Evil Dead and the “Zombie Movie” Dilemma Revisited

It sounds like such a simple thing.  ‘Let’s get together and watch zombie movies.’  Little did I ever know how much of a dialogue would be created by the concept of what a zombie is exactly.  Over the years (yes, I said years) of doing this, we have used as loose and accepting a definition as possible.  Nothing, after all, is more shameful than having the film you chose be disqualified from the Golden Zombey Awards as well as a ranking on our master list.  (Fuck you, Carriers!)

It goes something like this:

An external force of some kind alters human beings in such a way that they lose control of themselves and begin to cause harm to others.

This very inclusive definition has served us well and allowed us to enjoy some films that other undead enthusiasts might be quick to dismiss.  The Signal.  The Crazies.  Demons.


This is where we seem to run into the most trouble.  A demon is definitely a different thing than a zombie.  My three year old niece knows that.  However, a demon’s M.O. lands gracefully under our loosely defined zombie.  A possessed person has certainly been altered, does not have control over themselves and usually seeks to cause harm to others.  For sure.  So why does it always make us uneasy and question our definition whenever a demon is involved in a film?

I think the biggest obstacle for me is the power of manipulation.  Part of losing control of yourself is the mindlessness.  Whether it’s a Romero walking corpse gnawing on an arm or a sick person grabbing an axe and chopping somebody up, neither being has the ability to just stop doing that.  A demon, on the other hand, can gauge the effectiveness of what it’s doing and change things up if needed.  And usually while providing a running commentary and cursing a lot.  That’s the other thing.  Being able to talk throws me off.

But these two things I mention are not even deal breakers.  The killings in The Signal are brought about by altered perceptions of reality and broken logic.  No one in that film loses the ability to speak.  But we counted it.  And of course there are the Return of the Living Dead zombies who can shout BRAINSSS!!!! or radio for more police to be sent.  To confuse matters further, ‘Demons’ is a pretty straight forward zombie movie that I know we had no debate over.  What it comes down to is our gut feeling, guided by the loose structure of our definition.  The Signal counts because we say it does.  The Bay doesn’t because we say it doesn’t.   (And it really, really doesn’t.)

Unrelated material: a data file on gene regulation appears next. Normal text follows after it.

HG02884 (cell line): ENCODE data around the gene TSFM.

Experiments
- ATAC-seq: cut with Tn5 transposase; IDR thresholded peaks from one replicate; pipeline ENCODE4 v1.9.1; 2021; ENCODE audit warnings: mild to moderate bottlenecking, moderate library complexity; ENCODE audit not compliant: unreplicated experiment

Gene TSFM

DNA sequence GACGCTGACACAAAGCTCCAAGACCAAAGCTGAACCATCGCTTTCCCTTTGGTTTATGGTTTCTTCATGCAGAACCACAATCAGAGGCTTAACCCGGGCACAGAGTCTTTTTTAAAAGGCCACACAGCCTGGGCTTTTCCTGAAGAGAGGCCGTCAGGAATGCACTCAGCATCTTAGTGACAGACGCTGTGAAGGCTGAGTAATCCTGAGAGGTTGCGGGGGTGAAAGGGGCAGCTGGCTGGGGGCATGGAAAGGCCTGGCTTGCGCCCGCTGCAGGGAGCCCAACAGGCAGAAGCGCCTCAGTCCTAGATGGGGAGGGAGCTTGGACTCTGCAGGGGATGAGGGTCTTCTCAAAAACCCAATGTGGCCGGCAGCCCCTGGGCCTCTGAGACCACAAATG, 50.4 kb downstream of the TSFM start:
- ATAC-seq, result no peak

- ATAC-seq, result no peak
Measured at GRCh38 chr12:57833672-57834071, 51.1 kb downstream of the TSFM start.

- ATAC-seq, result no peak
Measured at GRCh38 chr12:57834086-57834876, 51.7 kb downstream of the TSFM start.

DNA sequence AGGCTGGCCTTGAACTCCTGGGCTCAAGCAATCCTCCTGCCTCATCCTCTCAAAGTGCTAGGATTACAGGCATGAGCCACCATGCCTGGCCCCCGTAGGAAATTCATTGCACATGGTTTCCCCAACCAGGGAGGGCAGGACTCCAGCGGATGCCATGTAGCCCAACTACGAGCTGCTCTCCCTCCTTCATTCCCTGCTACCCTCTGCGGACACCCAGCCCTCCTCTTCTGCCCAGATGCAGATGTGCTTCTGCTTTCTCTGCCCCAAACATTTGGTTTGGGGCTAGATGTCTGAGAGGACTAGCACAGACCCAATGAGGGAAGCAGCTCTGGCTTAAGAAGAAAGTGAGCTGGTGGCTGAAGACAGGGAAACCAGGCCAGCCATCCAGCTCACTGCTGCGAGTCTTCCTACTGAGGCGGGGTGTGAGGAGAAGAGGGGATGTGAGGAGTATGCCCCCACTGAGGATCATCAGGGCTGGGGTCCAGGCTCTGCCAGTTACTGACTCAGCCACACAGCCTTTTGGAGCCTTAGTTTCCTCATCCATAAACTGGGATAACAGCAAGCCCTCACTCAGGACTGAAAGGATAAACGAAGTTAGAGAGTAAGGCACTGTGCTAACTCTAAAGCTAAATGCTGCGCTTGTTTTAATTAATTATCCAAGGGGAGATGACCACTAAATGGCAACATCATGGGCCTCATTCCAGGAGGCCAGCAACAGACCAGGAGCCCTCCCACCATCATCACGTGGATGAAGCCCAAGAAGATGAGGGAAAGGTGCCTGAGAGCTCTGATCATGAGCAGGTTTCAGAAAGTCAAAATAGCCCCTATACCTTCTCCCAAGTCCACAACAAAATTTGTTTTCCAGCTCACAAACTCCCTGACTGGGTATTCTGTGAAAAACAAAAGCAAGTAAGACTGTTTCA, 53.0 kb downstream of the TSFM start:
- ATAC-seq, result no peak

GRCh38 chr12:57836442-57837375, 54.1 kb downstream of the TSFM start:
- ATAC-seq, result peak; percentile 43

Evil Dead has been the biggest headache over qualification that we have ever had.  By far.  We talked about whether or not we should go see it.  We talked even more about whether it counts after seeing it.  It contains many qualifiers that we have used to justify putting other movies on the list, but for some reason, it feels different for ED.  It makes no sense, I know.  4 of the 5 main characters lose control of their own bodies and attempt to harm the others.  One of them even becomes a killer by being bitten!  And yet still I left the theater with a “yeah, but…” feeling in my mind.  We didn’t line up to see The Last Exorcism Part 2 when it came out.  Possession is just a different ballgame.  No matter how many scenes I watched that totally fall under our loving umbrella of acceptance, I could never get past the feeling that these particular characters were battling one singular demonic force.  Even though said force was totally altering human beings and making them harm others.  Ugh.

So the final decision we made was that Evil Dead counts as a zombie movie because of precedents set, but neither one of us is happy about it!



4 thoughts on “Evil Dead and the “Zombie Movie” Dilemma Revisited

  1. The creatures in Evil Dead are deffinitly deamons not zombies, I confirmed this with Wikipedia (the true source of all online knowledge). You may have to include Evil Dead because of your broadly defined terms but it may make it easier to accept being as it is part of a trilogy. Army of Darkness would easily be accepted as a zombie movie. The deadites (altered humans) in that movie are corpses raised from the dead by the Necronomicon (external force), they seek to destroy Lord Arthor’s men (cause harm to others), and after being attacked by the deadites Sheila is transformed into one of them (loses control of herself).

    • There is precedent for induction by association! In [REC], the monsters were definitely zombies. Then in [REC] 2, despite the action picking up immediately where it left off, all of a sudden the zombies were demons who could imitate voices and manipulate people. We had no choice but to let it slide because we had no way of knowing this twist would occur. BTW, [REC] 2 is terrible.

  2. […] After finding Mia and dragging her back to the cabin, ya know, for her own good, things take a turn toward the demonic.  As things get worse and worse, Hippie Nerd Scholar begins to piece together that he might be to blame more than any old detox side effects.  Who will survive the night?  Will the demon be defeated?  Does this count as a zombie movie?  https://kjburke.wordpress.com/2013/04/27/evil-dead-and-the-zombie-movie-dilemma-revisited/ […]

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